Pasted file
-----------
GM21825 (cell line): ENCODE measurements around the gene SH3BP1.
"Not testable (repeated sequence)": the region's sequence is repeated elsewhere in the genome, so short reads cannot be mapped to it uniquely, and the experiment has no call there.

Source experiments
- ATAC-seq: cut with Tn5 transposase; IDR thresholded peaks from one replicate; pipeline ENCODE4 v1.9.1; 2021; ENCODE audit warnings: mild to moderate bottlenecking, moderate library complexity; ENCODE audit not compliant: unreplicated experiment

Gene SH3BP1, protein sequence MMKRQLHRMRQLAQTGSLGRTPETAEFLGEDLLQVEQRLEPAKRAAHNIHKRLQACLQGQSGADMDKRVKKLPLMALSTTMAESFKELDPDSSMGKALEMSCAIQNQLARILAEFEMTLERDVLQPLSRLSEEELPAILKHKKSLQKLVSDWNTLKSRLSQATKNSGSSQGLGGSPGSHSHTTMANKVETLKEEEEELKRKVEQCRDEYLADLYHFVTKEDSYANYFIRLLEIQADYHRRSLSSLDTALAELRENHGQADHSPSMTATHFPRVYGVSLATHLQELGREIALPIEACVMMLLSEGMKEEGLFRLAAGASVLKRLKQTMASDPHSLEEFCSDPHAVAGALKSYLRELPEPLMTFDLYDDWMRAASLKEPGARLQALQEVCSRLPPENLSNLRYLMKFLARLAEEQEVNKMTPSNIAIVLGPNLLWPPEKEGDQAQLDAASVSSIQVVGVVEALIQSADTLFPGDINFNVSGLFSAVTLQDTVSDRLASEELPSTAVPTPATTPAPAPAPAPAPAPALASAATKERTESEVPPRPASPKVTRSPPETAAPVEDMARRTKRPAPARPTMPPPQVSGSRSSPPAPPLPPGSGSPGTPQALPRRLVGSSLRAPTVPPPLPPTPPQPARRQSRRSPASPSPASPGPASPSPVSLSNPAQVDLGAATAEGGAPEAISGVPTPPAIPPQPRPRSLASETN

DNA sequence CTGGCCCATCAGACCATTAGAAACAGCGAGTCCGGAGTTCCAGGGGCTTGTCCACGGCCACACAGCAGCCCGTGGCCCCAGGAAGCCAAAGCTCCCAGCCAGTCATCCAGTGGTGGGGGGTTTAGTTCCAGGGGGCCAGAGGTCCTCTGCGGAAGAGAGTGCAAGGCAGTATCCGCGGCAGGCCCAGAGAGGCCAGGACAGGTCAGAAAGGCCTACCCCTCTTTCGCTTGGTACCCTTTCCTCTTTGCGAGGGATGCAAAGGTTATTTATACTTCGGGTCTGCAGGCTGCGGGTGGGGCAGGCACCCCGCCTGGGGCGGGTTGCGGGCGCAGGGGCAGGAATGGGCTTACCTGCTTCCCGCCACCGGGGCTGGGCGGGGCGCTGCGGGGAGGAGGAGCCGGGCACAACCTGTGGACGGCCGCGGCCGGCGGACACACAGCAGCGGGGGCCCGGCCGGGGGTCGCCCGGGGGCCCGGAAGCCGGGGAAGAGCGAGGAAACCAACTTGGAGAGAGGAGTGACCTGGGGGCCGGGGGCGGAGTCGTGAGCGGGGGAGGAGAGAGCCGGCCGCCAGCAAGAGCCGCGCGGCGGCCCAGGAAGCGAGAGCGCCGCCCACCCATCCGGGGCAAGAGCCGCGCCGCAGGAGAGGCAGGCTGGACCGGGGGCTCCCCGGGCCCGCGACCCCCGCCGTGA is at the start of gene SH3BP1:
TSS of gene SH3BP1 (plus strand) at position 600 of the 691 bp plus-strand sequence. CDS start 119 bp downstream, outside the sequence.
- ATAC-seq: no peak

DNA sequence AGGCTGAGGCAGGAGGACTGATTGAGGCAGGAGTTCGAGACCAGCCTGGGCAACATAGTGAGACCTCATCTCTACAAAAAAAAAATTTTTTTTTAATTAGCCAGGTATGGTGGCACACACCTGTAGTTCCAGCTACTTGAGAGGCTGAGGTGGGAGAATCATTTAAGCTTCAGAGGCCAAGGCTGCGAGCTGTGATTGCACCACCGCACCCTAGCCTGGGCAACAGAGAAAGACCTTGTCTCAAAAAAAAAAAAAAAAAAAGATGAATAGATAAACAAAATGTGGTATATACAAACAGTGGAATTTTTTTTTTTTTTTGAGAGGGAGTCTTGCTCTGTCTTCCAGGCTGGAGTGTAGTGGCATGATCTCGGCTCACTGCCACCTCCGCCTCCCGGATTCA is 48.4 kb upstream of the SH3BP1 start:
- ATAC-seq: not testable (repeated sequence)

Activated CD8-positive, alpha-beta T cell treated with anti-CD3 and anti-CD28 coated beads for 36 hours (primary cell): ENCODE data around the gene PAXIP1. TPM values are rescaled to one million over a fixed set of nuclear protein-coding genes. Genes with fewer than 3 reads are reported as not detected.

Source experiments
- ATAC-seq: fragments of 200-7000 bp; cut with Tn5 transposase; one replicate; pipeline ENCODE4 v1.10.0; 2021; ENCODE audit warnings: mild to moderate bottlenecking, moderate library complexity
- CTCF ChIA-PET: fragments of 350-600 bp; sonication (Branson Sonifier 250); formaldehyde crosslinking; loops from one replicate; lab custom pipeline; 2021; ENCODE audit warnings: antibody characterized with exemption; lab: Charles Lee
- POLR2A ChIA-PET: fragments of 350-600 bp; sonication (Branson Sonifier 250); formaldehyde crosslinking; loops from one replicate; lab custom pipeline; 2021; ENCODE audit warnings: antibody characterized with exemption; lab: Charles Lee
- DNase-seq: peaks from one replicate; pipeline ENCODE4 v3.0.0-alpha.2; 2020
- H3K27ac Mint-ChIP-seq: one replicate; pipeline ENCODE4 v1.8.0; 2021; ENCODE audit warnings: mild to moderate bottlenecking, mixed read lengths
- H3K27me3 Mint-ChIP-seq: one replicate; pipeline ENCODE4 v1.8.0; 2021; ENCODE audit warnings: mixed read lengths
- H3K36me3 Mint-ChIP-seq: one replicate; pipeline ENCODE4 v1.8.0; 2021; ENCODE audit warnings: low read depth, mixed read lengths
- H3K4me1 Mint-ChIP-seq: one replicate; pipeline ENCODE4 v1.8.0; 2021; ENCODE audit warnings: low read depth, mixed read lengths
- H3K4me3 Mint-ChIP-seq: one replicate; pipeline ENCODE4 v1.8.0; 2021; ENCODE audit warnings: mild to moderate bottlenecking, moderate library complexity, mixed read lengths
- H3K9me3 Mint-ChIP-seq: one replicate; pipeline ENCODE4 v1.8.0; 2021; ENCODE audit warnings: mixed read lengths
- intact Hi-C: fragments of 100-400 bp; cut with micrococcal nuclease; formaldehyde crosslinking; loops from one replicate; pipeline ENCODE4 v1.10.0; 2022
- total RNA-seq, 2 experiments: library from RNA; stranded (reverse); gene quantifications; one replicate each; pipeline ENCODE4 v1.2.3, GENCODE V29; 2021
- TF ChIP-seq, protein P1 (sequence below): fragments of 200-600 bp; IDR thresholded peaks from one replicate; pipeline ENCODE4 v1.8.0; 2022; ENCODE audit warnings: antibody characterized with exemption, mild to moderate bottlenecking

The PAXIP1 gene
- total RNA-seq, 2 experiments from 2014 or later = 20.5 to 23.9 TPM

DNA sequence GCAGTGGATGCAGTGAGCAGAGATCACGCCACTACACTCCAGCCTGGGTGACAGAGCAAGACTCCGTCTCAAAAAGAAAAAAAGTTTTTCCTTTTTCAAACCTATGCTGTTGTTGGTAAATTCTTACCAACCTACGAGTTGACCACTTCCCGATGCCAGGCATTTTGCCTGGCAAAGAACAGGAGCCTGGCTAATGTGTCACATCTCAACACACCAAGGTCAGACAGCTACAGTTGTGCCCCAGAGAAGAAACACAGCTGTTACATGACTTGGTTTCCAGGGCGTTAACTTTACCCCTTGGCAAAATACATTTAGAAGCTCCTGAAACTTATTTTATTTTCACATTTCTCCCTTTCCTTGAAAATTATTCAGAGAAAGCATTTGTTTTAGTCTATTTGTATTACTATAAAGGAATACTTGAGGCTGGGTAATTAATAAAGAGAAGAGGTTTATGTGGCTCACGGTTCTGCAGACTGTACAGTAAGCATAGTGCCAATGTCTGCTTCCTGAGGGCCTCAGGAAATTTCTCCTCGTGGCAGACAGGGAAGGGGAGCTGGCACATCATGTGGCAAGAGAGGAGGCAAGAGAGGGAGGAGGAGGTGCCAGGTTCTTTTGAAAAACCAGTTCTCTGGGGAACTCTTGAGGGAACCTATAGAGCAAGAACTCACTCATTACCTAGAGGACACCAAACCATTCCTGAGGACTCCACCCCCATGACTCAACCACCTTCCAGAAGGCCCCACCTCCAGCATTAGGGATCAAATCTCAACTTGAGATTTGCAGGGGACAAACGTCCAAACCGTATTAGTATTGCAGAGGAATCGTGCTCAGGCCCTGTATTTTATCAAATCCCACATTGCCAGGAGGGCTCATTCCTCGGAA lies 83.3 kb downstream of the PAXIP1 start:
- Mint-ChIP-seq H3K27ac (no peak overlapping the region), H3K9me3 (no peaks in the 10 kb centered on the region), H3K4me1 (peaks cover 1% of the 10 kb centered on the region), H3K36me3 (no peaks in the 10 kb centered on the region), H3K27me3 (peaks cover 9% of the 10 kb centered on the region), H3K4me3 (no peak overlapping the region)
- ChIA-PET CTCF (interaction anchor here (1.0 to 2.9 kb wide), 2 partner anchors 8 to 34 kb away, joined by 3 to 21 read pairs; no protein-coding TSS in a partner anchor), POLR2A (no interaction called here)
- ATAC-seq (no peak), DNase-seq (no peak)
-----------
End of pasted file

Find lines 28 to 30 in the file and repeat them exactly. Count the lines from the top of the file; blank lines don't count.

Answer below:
DNA sequence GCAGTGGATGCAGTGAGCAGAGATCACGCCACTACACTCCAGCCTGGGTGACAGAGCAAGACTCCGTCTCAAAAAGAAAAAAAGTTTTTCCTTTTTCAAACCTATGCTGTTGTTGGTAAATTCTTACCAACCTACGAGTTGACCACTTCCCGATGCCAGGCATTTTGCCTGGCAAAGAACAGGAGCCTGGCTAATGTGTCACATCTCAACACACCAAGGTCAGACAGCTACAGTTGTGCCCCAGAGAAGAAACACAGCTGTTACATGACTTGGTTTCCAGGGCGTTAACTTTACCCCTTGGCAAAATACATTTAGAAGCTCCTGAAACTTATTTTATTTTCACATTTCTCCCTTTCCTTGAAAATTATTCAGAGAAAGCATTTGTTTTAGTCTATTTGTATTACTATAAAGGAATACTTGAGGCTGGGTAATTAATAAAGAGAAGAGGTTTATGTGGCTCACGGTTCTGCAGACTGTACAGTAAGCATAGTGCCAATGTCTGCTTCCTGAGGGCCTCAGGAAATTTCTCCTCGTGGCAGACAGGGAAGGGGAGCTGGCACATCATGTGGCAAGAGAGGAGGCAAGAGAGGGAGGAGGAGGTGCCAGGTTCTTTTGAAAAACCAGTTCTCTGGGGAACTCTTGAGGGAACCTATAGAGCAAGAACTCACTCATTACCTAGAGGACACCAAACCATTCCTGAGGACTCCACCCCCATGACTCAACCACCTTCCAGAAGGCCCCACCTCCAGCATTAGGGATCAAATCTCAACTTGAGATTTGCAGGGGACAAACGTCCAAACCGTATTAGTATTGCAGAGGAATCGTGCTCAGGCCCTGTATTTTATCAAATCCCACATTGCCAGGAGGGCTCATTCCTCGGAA lies 83.3 kb downstream of the PAXIP1 start:
- Mint-ChIP-seq H3K27ac (no peak overlapping the region), H3K9me3 (no peaks in the 10 kb centered on the region), H3K4me1 (peaks cover 1% of the 10 kb centered on the region), H3K36me3 (no peaks in the 10 kb centered on the region), H3K27me3 (peaks cover 9% of the 10 kb centered on the region), H3K4me3 (no peak overlapping the region)
- ChIA-PET CTCF (interaction anchor here (1.0 to 2.9 kb wide), 2 partner anchors 8 to 34 kb away, joined by 3 to 21 read pairs; no protein-coding TSS in a partner anchor), POLR2A (no interaction called here)